[LGM] Some thoughts on if people aren't permitted to travel
animtim at gmail.com
Tue Mar 17 19:51:08 UTC 2020
I will need to discuss with the other organizers before we take any
decision, but for sure judging by how things are evolving, looks like we
should already plan on a backup solution to make the event remotely.
I saw the Libre Planet conference did that last week, and I think we
could probably do something similar.
(with a streaming server for live conferences; we can then "plug" in the
stream people doing their presentation via Jitsi for example; and a live
chat on irc to go with it).
The new restrictions in France make it even harder for us to meet and
discuss about it... I hope we will have more information to provide soon.
Le 17/03/2020 à 18:59, Eylul a écrit :
> First time lurker posting so I hope this is ok to do so.
> OBS is something I am still figuring out. (I have done a few streams in
> past, and am currently finishing preparations to start a weekly one).
> Trying to think about the challenges of recording with non-professional
> gear, (as someone who is a beginner in these things and had some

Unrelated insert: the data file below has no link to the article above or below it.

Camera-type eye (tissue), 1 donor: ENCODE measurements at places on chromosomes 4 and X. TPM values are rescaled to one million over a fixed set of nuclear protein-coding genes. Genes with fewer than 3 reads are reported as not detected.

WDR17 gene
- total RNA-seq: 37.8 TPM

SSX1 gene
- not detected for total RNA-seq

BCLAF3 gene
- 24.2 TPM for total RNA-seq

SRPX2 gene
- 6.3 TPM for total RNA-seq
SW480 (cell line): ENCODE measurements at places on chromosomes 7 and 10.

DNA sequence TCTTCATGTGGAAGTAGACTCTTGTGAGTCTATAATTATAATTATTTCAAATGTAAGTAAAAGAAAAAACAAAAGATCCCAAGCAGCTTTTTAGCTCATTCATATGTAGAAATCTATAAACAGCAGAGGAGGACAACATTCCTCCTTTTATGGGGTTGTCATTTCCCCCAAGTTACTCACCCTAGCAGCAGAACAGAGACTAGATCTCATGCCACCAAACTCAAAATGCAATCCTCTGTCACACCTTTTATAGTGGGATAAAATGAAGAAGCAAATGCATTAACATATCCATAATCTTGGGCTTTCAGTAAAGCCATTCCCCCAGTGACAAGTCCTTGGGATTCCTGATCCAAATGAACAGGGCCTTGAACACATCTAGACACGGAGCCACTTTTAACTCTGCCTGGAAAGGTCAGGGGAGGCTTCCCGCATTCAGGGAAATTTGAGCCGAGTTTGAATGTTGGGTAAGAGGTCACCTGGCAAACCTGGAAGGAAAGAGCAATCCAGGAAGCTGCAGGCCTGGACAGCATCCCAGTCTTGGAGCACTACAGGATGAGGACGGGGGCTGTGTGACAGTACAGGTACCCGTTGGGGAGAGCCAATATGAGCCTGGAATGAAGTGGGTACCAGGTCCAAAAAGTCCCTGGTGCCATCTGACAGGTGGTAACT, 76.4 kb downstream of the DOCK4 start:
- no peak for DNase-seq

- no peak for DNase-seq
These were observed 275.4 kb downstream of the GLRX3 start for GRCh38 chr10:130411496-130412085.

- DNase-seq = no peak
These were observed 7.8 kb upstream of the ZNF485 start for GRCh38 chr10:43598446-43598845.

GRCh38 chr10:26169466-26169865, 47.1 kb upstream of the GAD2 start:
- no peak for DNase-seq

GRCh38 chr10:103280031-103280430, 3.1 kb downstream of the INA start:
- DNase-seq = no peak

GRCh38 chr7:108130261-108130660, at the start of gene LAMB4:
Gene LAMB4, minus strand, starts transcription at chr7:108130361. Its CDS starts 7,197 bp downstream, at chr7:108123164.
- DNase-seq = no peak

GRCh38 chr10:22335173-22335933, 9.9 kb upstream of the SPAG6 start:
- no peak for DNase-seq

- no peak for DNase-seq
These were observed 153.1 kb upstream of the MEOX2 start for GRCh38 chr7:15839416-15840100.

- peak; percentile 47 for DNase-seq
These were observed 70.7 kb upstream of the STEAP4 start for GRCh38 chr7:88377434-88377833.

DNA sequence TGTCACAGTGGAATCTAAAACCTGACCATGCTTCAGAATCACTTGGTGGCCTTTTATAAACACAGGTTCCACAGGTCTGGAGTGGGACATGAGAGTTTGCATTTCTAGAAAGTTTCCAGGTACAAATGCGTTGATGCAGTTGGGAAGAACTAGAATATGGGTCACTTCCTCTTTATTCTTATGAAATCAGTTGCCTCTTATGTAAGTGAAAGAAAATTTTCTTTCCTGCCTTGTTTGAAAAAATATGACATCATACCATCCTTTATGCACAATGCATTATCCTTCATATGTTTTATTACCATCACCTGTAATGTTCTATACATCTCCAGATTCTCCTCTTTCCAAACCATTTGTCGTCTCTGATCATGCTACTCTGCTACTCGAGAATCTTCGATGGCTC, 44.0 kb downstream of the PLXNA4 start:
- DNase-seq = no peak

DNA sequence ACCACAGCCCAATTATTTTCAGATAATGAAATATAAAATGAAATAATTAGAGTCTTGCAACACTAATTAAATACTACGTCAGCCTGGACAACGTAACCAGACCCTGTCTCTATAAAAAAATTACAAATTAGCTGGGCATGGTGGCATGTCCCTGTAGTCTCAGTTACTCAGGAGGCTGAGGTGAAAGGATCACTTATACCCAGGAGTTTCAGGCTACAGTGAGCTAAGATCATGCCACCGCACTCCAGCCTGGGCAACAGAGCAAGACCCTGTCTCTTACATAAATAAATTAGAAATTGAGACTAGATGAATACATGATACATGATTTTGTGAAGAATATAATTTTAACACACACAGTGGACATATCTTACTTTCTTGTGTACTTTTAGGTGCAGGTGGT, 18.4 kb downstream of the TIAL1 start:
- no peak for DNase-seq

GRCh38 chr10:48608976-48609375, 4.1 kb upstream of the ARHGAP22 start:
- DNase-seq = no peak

> experience having to make do with limited budget and... lets just say
> creative use of everyday objects and tools) I feel like there are 3
> categories of issues in terms of recording.
> 1) software. (obs is a good one for lecture format, and it is very VERY
> easy to do a basic setup (fullscreen views a window of your choice (e.g.
> libreoffice), and a small webcam view of the presenter. (the stream part
> might be a bit trickier but that really depends on what platform is
> used, and instructions needs to be specific to that) For workshops etc,
> that are not meant to be recorded and publicly view, something like
> discord might work better (discord is temporarily allowing livestreaming
> to a group of people up to 15 people I believe. Normally the number is
> 10). If we can sort out the video streaming site issue separately and
> want to stay with FOSS software, mumble is still alive and working, and
> has a decent sound quality for communication purposes (I wouldn't
> recommend the sound quality of mumble OR discord for putting videos for
> permanent viewing/archiving, but it can be done). At least last time I